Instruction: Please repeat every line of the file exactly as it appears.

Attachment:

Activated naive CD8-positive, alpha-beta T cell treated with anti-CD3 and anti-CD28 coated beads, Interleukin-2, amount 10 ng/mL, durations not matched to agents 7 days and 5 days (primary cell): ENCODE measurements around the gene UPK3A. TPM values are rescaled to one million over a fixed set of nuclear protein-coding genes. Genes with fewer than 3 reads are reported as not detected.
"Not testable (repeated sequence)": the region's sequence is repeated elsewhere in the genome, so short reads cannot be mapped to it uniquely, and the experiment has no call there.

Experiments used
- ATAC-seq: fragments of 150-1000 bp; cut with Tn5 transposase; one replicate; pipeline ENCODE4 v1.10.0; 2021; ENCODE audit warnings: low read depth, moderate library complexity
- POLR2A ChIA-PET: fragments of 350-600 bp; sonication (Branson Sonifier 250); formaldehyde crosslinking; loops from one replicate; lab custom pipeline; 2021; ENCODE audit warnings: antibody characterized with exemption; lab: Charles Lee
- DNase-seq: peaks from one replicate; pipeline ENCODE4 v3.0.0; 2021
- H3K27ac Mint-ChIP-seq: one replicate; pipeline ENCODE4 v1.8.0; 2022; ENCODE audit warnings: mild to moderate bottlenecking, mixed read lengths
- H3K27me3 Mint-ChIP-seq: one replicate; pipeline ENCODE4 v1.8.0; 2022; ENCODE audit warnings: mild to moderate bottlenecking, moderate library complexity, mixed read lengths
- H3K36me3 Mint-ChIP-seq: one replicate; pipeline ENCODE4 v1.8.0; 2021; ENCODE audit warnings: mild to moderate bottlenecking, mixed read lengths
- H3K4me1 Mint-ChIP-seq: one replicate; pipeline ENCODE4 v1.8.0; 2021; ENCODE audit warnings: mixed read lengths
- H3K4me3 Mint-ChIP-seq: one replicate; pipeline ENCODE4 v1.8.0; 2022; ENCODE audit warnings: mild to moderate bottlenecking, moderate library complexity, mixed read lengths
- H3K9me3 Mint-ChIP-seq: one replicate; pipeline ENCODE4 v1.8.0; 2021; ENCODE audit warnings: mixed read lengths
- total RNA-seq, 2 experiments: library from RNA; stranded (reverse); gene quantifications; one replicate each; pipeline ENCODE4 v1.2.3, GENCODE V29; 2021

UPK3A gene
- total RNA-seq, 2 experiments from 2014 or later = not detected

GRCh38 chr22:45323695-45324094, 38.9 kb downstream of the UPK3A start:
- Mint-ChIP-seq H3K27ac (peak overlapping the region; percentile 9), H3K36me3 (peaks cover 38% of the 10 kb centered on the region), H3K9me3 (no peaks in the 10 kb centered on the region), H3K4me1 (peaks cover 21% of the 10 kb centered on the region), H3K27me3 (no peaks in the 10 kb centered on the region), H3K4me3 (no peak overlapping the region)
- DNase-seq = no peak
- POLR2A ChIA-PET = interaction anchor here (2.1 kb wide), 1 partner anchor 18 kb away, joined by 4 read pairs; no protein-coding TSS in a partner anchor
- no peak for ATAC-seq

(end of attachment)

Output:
Activated naive CD8-positive, alpha-beta T cell treated with anti-CD3 and anti-CD28 coated beads, Interleukin-2, amount 10 ng/mL, durations not matched to agents 7 days and 5 days (primary cell): ENCODE measurements around the gene UPK3A. TPM values are rescaled to one million over a fixed set of nuclear protein-coding genes. Genes with fewer than 3 reads are reported as not detected.
"Not testable (repeated sequence)": the region's sequence is repeated elsewhere in the genome, so short reads cannot be mapped to it uniquely, and the experiment has no call there.

Experiments used
- ATAC-seq: fragments of 150-1000 bp; cut with Tn5 transposase; one replicate; pipeline ENCODE4 v1.10.0; 2021; ENCODE audit warnings: low read depth, moderate library complexity
- POLR2A ChIA-PET: fragments of 350-600 bp; sonication (Branson Sonifier 250); formaldehyde crosslinking; loops from one replicate; lab custom pipeline; 2021; ENCODE audit warnings: antibody characterized with exemption; lab: Charles Lee
- DNase-seq: peaks from one replicate; pipeline ENCODE4 v3.0.0; 2021
- H3K27ac Mint-ChIP-seq: one replicate; pipeline ENCODE4 v1.8.0; 2022; ENCODE audit warnings: mild to moderate bottlenecking, mixed read lengths
- H3K27me3 Mint-ChIP-seq: one replicate; pipeline ENCODE4 v1.8.0; 2022; ENCODE audit warnings: mild to moderate bottlenecking, moderate library complexity, mixed read lengths
- H3K36me3 Mint-ChIP-seq: one replicate; pipeline ENCODE4 v1.8.0; 2021; ENCODE audit warnings: mild to moderate bottlenecking, mixed read lengths
- H3K4me1 Mint-ChIP-seq: one replicate; pipeline ENCODE4 v1.8.0; 2021; ENCODE audit warnings: mixed read lengths
- H3K4me3 Mint-ChIP-seq: one replicate; pipeline ENCODE4 v1.8.0; 2022; ENCODE audit warnings: mild to moderate bottlenecking, moderate library complexity, mixed read lengths
- H3K9me3 Mint-ChIP-seq: one replicate; pipeline ENCODE4 v1.8.0; 2021; ENCODE audit warnings: mixed read lengths
- total RNA-seq, 2 experiments: library from RNA; stranded (reverse); gene quantifications; one replicate each; pipeline ENCODE4 v1.2.3, GENCODE V29; 2021

UPK3A gene
- total RNA-seq, 2 experiments from 2014 or later = not detected

GRCh38 chr22:45323695-45324094, 38.9 kb downstream of the UPK3A start:
- Mint-ChIP-seq H3K27ac (peak overlapping the region; percentile 9), H3K36me3 (peaks cover 38% of the 10 kb centered on the region), H3K9me3 (no peaks in the 10 kb centered on the region), H3K4me1 (peaks cover 21% of the 10 kb centered on the region), H3K27me3 (no peaks in the 10 kb centered on the region), H3K4me3 (no peak overlapping the region)
- DNase-seq = no peak
- POLR2A ChIA-PET = interaction anchor here (2.1 kb wide), 1 partner anchor 18 kb away, joined by 4 read pairs; no protein-coding TSS in a partner anchor
- no peak for ATAC-seq